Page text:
The Department of Finance anticipated last year that there would be a nearly $32-billion shortfall in the current fiscal year, which ends on June 30. That forced lawmakers and the governor to trim their spending plans.
The state budget is highly dependent on income taxes paid by California’s highest earners. Revenues are prone to volatility, hinging on capital gains from investments, bonuses to executives and windfalls from new stock offerings.
Newsom and lawmakers anticipated additional revenue declines driven by a declining stock market, high interest rates and increased inflation. But Newsom’s new estimate indicates the deficit is much worse than lawmakers and the governor planned for in June.
Now state leaders must cut spending further in the upcoming fiscal year to make up for last year’s actual revenue shortfall and an anticipated deficit in the coming year.
“The timing challenge related to this deficit estimate is definitely unique,” said Gabriel Petek of the Legislative Analyst’s Office.
In December, the office projected the budget deficit would be $68 billion — much higher than Newsom’s estimate. The governor chalked up the difference to the Department of Finance anticipating greater revenues than the Legislative Analyst’s Office, among other accounting discrepancies.
“We just are a little less pessimistic than they are about the next year,” Newsom said.
Despite the budget challenges, there’s no indication of a larger economic crisis in California.
“Until now, California has been growing faster than the U.S., on a per capita basis, and has been one of the fastest-growing states in the U.S.,” said Jerry Nickelsburg, an economics professor and director of the UCLA Anderson Forecast. “And now it’s growing at about the rate of the U.S., as really everyone sort of slows down a bit.”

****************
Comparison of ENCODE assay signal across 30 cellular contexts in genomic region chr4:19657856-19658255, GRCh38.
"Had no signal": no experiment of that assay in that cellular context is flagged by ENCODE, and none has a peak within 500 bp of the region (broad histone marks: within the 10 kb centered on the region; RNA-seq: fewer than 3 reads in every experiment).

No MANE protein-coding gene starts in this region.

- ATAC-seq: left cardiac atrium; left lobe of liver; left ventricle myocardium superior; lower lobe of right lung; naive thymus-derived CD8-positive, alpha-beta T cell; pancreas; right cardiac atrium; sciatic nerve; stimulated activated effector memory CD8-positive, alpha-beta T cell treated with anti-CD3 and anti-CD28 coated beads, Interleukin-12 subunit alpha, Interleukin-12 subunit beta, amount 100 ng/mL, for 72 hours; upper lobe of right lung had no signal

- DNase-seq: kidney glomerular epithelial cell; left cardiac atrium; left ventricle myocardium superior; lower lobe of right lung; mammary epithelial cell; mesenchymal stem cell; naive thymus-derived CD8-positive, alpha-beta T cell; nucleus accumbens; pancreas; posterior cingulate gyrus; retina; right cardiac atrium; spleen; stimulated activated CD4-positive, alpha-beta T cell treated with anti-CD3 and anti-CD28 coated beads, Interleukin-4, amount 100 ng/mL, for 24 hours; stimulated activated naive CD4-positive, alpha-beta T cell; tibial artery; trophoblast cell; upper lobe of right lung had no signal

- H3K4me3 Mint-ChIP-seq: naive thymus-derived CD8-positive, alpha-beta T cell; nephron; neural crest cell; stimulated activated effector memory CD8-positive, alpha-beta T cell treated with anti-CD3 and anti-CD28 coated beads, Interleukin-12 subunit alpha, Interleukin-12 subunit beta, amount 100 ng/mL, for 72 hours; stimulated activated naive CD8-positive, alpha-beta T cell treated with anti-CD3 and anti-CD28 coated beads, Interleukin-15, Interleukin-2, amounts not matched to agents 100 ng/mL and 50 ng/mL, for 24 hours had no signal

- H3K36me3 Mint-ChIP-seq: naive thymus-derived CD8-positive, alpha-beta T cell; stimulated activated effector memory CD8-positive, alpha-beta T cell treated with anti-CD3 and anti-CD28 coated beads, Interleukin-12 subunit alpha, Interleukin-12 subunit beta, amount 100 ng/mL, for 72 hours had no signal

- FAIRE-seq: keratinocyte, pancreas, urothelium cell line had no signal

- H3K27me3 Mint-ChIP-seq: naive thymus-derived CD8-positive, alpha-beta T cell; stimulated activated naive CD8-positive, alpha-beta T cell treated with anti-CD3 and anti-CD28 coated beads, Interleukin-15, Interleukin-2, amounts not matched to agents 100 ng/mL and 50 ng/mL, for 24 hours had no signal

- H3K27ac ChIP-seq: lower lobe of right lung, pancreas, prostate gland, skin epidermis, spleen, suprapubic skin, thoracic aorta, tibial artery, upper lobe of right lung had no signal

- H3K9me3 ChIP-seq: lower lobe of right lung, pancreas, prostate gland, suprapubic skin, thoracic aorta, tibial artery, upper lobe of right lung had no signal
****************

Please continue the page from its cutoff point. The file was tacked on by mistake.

He noted that there’s more geopolitical risk worldwide and that the presidential election could affect U.S. economic policy in the near future.
But Nickelsburg added that the slow growth is expected to be short-lived, with economic growth accelerating later this year and into 2025.
Newsom’s January budget proposal begins a six-month process of hearings and negotiations with the California Assembly and Senate, both of which will have new leaders by the time the budget talks intensify.
He promised to provide a more complete fiscal plan in May when the state has a more accurate understanding of 2023 income tax collections.
Newsom shot down the idea of California enacting a wealth tax to address the shortfall.
K-12 schools somewhat relieved
The budget proposal was something of a relief for schools: no major cuts, no major step back of priorities and expanded efforts such as free school meals for all and gradual expansion of transitional kindergarten that will allow all 4-year-olds to attend public school by the start of the 2025-26 school year.
But funding for facilities to improve early-education classrooms is delayed for a second straight year. The total for public school funding is $109.1 billion, about 40% of the state budget.
Overall, the funding level guaranteed under the state’s complex formula works out to $8 less per student over last year, to a total of $17,653 per student — a small difference but one that adds up with nearly 6 million public school students. The funding level also becomes potentially significant coupled with inflation and employee wage increases. School districts also are anxious over the expiration of COVID-relief funding that had led to record, but temporary, revenues for schools.
“This certainly takes the cake on being the best bad-year budget” for K-12, said Kevin Gordon, president of Capitol Advisors Group, a firm that lobbies on behalf of school districts.
Delaying increases for universities
Newsom proposes deferring a 5% budget increase for the University of California and California State University, and providing two years’ worth of increases next year. In 2022, he pledged five years of 5% annual base funding increases to deliver long-sought financial stability in exchange for gains in access, equitable student achievement, affordability and training for state workforce needs.